“Engagement” is a Low Bar

Have you ever experienced so much learning that your head hurts?

Tonight, amid the beautiful sunset, the lightning show and the Perseid Meteor Shower, many educators are reflecting and thinking about today’s amazing learning at #CATC15.

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I started to write some notes about today’s learning, but why should I hide those ideas away in a notebook that nobody may ever look at again?

Image shared by Sylvia Duckworth BY-NC-SA
Image shared by Sylvia Duckworth BY-NC-SA

Besides, the Innovator’s Mindset is about creating something with that learning, right?

I’m thinking a lot tonight about the conversation I had with George Couros and Mark Carbone today about the focus schools have on “student engagement”.   “Engagement” has been a buzz word in Ontario for a long time.  I remember a similar discussion at Educon in 2014 with David Jakes and Bill Ferriter about how engagement is not enough.  It’s a start, but empowerment is a much more important goal for learners.

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Shared by Bill Ferriter under a BY-NC CC license


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Shared by Bill Ferriter under a BY-NC CC license.


Last March, Andy Hargreaves explored thinking around student engagement with education leaders at #uLead15.  Mark digs into this more here.

As George Couros said today, “engagement” still requires someone or something else to create the learning environment.  Without the entertaining venue, the learning stops.

How are we ensuring that our students truly become self-directed curious learners?  How do we empower learners to truly own their own learning?




Should We Be Engaging or Empowering Learners?  Bill Ferriter’s blog

2 thoughts on ““Engagement” is a Low Bar

  1. Donna,

    Educational jargon may drive us all crazy! Does engagement = entertainment? Does empowerment mean students can do what they want?

    I have always used the term engagement with another descriptor for clarity sake. Most of the time I talk about “intellectual engagement.” For me, this means both Csikszentmihalyi’s ides of “flow” and empowerment as Bill Ferriter define above (knowledge and skills). That we need to create a learning environment that supports as many learners as possible is a good idea; that the learning environment on its own initiates or halts the learning is questionable. In other words, one can have a fabulous learning environment and no learning take place or vice versa.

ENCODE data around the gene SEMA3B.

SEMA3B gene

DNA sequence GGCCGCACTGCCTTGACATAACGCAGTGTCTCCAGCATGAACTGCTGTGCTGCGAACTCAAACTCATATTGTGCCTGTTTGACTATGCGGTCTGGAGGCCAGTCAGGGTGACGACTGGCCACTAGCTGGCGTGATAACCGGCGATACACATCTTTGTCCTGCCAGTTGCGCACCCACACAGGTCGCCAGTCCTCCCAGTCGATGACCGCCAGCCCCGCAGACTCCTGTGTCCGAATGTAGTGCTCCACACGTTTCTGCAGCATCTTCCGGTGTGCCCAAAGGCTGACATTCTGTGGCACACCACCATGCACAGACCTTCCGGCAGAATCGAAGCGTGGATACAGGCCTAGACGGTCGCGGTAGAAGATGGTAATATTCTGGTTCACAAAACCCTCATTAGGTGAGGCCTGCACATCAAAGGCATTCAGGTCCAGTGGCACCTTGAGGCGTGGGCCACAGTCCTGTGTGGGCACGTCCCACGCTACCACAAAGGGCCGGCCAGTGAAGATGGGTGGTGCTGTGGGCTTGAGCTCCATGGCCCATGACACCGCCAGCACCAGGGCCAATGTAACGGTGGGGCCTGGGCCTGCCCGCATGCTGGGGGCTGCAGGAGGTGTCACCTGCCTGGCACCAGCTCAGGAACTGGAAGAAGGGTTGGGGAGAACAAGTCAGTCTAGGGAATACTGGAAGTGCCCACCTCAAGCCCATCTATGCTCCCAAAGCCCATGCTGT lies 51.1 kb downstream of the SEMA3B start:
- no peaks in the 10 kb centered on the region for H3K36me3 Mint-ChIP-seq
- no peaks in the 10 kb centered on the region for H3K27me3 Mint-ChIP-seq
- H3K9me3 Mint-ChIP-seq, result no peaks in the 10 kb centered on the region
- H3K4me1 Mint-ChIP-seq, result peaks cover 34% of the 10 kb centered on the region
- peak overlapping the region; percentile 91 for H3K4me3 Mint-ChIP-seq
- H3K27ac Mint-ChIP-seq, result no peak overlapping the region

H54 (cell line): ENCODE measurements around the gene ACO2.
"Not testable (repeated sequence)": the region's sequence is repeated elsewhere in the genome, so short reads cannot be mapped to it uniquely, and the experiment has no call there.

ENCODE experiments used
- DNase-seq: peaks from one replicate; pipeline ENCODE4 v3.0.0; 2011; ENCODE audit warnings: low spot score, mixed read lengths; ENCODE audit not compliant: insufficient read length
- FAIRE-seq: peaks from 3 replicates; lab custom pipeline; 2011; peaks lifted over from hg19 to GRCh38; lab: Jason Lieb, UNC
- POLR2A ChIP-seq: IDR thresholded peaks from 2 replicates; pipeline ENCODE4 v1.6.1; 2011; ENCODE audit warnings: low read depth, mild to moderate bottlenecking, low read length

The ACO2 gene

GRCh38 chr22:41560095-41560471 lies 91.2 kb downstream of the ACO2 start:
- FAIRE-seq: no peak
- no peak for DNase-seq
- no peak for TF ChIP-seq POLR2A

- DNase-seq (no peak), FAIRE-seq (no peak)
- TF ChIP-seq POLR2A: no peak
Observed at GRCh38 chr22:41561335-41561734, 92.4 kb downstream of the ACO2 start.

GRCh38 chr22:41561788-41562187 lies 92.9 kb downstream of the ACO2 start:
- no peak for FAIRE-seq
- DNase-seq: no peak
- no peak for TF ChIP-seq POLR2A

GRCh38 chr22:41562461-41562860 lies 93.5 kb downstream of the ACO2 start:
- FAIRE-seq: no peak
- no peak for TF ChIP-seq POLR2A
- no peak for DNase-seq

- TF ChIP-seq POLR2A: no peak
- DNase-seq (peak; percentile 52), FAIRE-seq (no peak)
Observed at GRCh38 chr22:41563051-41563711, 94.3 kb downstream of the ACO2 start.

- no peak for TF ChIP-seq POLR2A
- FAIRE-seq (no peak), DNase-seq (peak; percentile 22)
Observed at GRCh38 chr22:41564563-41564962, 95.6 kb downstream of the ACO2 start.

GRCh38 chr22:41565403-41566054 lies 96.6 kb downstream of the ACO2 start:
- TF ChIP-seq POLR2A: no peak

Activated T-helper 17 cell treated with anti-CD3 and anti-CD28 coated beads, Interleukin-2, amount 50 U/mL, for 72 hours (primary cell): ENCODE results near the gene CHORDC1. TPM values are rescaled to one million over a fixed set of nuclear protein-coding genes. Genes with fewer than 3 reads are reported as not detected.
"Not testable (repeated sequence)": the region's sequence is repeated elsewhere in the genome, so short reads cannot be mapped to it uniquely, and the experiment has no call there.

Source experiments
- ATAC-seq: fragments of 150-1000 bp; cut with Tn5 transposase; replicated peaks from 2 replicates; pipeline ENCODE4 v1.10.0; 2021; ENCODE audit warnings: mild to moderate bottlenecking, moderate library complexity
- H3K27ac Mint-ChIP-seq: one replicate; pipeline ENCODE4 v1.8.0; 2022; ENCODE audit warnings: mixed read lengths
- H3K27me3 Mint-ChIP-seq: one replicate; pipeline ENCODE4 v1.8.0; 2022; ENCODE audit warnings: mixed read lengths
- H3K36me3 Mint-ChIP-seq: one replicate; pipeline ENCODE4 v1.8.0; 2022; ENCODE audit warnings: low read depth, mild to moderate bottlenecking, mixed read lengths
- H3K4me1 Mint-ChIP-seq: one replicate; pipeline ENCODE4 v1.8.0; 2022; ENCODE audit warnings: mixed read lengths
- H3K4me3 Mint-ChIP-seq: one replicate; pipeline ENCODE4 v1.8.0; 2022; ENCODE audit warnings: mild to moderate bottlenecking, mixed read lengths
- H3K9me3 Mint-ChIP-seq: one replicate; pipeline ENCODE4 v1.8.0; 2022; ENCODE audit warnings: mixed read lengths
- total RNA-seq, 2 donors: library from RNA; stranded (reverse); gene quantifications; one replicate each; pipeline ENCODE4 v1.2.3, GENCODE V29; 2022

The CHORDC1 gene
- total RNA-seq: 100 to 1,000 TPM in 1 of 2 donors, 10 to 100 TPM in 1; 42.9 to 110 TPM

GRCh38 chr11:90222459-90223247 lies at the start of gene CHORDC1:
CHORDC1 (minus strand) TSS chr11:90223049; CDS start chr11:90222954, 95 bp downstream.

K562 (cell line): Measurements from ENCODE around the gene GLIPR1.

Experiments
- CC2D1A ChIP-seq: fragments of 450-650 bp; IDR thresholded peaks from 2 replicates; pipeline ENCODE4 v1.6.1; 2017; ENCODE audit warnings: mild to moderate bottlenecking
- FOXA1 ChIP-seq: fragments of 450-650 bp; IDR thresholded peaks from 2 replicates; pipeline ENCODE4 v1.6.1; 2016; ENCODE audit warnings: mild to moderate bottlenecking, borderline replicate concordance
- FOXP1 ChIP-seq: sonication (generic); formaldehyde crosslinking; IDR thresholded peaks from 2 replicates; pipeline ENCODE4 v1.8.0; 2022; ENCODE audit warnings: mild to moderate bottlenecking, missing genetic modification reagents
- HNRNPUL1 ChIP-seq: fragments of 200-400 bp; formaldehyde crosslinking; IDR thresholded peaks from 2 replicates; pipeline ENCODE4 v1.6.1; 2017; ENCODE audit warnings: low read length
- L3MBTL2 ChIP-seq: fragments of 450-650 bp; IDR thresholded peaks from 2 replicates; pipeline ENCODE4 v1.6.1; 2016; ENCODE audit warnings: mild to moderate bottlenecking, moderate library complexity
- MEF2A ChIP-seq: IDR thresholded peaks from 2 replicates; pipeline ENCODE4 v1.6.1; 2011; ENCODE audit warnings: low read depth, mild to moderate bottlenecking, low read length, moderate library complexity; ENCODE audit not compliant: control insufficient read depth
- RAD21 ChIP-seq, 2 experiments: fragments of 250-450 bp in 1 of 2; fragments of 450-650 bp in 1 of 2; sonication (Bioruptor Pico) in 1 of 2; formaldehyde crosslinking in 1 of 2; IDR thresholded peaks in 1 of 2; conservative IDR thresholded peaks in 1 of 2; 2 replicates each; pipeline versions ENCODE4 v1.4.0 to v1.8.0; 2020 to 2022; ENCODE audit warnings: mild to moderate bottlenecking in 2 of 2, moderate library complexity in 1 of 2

I think the learning starts when students come to understand education as a means to empowerment (aka independence, freedom, choice, satisfaction). If students don’t have this vision of education, then not much in the way of learning is going to happen.

    I continue to think a lot about the power of metacognition as a driver in learning. Students who can identify their own learning and reflect on their processes are often in the best place to embrace the vision of education as a means to an end. Students need first a strong sense of purpose: Why school? Why this subject? Why this topic?

    And in some jurisdictions, including the one in which I teach, getting students to understand the purpose of school (that is, finding the interest in and passion for their futures) is the work. Everything else is a distraction.

  2. Regardless of the labels used, effective learning requires learner control, facilitated by educator oversight, feedback, and requested assistance. The tragedy, for me at least, is the what might be labeled the ‘helicopter’ educator (and parents maybe as well) that supplies all the necessary materials and ideas under the guise of ‘student control’ that produces a graduate unable to do lifelong effective learning because the necessary skills were never developed!!!

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